When we harvest trees from our local forests, especially in the winter, and leave partial tree cover to keep the soil intact and shaded from summer heat, we have the opportunity to retain the carbon benefits and enjoy a renewable resource of values including water retention, wildlife diversity, recreation and scenic beauty.

Most of our state’s forest is responsibly managed and produces high-quality fiber for furniture, construction and other uses that keep the carbon stored for decades if not centuries. Some goes into less durable goods like paper, and a fair amount into wood fuels, including to generate electricity. Some have argued that burning wood biomass for energy is detrimental to our efforts to curb carbon pollution, but others point out that managing our forests requires markets for low-grade wood that would not exist without the biomass plants.

Further, wood energy is a long-term sustainable process that in net results in healthier forests that sequester more carbon in older, larger trees that can then be manufactured into durable goods that hold carbon for decades, if not centuries.

The ultimate challenge is not exactly which uses we put the forest to but keeping the forest as forest. Our state, at 84% forested, is the second most forested in the nation. But we are slowly losing it. Rural land converted to large house lots, commercial developments, etc., slowly erodes our forests.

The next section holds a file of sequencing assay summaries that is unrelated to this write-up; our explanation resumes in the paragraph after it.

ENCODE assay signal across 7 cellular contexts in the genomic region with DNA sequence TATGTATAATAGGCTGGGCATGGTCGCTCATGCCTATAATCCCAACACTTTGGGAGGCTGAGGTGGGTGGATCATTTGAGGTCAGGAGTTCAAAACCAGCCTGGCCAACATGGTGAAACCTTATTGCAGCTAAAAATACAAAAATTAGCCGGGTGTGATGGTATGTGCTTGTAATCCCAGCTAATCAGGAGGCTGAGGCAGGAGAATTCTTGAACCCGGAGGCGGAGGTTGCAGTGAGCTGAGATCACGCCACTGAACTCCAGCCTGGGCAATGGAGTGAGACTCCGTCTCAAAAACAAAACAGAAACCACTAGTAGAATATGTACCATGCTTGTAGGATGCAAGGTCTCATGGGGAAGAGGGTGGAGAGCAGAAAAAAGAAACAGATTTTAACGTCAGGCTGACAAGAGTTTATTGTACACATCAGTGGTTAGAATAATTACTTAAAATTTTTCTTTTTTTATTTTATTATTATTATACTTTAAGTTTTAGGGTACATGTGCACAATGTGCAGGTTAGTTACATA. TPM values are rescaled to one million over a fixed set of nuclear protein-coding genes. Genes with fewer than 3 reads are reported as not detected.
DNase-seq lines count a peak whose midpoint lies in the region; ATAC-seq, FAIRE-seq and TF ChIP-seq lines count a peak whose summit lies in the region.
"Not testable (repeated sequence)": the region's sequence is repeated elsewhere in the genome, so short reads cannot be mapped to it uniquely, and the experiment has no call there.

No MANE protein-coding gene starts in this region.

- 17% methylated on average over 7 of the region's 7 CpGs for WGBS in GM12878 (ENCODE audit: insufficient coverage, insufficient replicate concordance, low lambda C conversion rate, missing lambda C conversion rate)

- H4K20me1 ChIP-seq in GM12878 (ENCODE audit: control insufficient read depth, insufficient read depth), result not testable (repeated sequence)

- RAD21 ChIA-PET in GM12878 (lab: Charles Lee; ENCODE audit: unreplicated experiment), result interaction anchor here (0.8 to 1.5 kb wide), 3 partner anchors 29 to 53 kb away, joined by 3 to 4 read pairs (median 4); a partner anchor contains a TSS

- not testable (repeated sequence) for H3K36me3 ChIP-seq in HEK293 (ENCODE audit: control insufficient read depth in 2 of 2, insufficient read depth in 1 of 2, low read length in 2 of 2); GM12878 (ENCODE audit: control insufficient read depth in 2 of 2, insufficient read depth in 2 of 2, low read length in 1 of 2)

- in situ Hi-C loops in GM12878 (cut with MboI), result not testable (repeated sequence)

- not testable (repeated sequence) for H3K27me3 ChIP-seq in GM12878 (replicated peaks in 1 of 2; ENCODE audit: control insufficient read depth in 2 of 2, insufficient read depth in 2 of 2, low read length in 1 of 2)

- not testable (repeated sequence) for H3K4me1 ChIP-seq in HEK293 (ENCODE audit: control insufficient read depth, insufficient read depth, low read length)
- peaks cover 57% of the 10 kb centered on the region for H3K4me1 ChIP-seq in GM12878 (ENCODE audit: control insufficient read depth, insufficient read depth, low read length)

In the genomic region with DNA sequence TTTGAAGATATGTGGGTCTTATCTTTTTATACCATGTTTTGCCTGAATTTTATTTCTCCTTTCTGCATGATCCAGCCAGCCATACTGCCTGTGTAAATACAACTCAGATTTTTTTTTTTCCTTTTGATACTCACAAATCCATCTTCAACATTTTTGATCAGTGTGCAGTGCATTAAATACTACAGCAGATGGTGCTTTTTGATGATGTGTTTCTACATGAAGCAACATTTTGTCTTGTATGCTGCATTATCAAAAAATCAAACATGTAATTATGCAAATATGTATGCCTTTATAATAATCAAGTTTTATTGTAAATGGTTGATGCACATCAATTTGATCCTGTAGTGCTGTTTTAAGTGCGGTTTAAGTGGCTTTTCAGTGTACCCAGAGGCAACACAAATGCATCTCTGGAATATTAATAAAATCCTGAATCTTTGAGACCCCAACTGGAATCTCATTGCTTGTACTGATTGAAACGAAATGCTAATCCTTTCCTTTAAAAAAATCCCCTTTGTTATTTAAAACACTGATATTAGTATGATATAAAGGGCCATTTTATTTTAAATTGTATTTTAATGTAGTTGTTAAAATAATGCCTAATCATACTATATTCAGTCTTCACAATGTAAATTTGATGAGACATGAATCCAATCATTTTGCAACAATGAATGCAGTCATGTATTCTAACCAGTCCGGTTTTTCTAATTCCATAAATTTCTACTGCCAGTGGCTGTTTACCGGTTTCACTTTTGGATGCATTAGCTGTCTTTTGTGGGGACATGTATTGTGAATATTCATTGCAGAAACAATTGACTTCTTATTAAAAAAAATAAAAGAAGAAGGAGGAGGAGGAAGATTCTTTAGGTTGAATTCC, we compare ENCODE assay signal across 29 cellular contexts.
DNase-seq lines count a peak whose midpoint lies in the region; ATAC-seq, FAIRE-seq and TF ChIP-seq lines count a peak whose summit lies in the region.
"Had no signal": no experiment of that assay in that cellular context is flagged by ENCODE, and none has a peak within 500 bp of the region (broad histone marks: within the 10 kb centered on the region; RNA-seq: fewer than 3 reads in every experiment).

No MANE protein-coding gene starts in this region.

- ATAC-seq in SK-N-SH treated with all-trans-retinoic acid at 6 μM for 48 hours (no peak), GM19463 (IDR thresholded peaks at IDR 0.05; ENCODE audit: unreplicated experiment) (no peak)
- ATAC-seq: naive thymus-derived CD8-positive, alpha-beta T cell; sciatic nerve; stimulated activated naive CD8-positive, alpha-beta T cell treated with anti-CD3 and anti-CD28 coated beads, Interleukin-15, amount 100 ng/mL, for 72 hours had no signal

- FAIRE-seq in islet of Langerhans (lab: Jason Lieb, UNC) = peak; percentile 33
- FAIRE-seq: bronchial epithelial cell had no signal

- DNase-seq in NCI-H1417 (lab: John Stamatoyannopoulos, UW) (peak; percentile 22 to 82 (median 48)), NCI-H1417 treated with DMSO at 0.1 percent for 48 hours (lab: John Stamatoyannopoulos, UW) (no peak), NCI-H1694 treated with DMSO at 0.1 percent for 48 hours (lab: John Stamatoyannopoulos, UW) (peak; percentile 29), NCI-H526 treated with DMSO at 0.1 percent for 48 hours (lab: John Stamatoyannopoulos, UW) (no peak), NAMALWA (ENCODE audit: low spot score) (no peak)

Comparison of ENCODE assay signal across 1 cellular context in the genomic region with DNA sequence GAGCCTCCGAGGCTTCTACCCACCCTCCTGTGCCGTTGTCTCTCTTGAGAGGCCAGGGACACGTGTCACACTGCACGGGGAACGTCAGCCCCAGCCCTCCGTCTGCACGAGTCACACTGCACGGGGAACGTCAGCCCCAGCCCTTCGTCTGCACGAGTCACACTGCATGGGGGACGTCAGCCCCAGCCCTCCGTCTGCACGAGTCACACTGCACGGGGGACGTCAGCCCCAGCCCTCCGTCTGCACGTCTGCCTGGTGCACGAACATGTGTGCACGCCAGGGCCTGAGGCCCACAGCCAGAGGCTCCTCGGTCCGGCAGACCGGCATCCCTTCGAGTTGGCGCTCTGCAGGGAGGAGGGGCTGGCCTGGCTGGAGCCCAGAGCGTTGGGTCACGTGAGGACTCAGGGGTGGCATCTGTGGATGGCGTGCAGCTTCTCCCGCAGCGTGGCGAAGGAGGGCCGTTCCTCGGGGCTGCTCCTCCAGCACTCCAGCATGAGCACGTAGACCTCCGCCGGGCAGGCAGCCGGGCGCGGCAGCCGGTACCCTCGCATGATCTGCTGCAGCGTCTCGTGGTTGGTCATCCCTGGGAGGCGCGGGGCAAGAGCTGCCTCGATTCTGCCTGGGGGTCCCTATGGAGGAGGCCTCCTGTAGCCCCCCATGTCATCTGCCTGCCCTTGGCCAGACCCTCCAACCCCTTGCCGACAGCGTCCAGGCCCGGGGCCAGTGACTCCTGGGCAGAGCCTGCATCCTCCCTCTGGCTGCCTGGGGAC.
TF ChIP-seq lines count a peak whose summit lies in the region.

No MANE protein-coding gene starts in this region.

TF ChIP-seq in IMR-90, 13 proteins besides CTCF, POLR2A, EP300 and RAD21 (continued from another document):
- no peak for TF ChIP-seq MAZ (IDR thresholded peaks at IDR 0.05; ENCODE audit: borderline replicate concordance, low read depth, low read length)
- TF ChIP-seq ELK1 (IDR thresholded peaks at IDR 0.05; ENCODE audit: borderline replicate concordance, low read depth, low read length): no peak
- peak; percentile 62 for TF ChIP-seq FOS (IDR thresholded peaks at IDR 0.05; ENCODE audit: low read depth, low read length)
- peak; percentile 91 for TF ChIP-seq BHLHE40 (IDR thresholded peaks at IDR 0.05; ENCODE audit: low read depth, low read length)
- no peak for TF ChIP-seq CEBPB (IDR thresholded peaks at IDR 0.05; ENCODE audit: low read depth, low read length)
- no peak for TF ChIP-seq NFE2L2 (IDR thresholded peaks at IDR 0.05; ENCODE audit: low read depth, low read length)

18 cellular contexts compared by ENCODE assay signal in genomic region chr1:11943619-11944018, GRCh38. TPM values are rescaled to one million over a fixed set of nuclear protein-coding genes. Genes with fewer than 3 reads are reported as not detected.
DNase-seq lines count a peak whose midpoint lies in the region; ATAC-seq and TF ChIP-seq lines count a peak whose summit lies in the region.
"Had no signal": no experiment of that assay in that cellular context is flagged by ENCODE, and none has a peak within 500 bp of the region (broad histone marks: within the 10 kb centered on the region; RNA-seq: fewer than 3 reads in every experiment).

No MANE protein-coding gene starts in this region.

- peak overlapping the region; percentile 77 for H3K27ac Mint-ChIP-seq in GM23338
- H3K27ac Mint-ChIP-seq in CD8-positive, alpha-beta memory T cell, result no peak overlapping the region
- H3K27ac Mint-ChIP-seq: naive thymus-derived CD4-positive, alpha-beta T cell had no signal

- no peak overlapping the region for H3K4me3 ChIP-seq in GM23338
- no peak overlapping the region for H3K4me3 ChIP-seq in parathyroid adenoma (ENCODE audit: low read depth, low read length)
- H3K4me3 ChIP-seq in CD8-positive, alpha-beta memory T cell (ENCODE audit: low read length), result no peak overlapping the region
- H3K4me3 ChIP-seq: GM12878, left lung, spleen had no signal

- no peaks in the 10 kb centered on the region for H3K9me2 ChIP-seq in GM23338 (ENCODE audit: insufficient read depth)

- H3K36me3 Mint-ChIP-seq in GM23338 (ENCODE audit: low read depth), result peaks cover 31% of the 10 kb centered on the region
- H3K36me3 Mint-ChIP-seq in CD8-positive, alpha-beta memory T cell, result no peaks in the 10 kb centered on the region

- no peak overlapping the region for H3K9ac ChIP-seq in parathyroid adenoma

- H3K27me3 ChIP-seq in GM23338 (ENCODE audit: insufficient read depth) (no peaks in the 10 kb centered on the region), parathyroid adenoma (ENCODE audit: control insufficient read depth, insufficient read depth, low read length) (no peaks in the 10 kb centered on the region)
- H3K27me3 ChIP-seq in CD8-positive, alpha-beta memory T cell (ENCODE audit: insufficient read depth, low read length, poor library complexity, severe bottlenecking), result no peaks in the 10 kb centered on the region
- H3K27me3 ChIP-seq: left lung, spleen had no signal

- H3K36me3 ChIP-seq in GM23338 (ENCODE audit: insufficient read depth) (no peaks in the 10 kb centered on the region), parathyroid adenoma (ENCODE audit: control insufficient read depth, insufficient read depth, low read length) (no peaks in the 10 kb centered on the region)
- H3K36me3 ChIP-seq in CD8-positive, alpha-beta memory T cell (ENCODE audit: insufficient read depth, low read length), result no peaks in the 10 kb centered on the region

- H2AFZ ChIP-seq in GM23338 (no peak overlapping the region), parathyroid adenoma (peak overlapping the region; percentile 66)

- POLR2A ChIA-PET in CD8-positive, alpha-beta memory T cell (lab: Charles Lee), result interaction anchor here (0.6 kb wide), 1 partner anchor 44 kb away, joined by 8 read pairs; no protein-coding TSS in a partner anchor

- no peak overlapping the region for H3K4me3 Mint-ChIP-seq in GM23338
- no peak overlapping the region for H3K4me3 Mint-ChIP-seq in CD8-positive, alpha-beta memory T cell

Many years ago, compelling science in hand, we decided we needed to protect wetlands in our state. Over the years, we have essentially adopted a policy of “no net loss” of wetland functions in our landscape. The benefits are many. What we need to do now is consider adopting a “no net loss of forests” policy. That doesn’t mean no cutting trees.

What it does mean is that we need to manage our forests well, as we mostly have been doing. But it means that when new development fragments the forest and eliminates its myriad benefits, we compensate for that by restoring forests on other lands. It’s not particularly difficult. Trees grow here whenever we give them a decent opportunity, and on abandoned or unproductive farmland or other lands eventually those trees become a forest.

When a wetland must be destroyed in our state these days, we require mitigation with the creation of new wetlands, or if that’s not possible the protection and restoration of other high-quality wetlands. Forests deserve the same consideration.

And this idea should go national. It might if science had any influence on the current administration.

It’s clear to many that there are forests in America that can and should be managed to produce economic and other benefits. It should also be clear that some of our forests deserve protection as wild lands, especially the now-rare forests that have never been managed and represent our natural heritage of original forests. Forests, both managed and “preserved,” are a critical part of the solution to climate change, and it’s time we decided not to lose any more of them.

(Paul Doscher lives in Weare. Before retirement he was vice president for land conservation at the Society for the Protection of N.H. Forests.)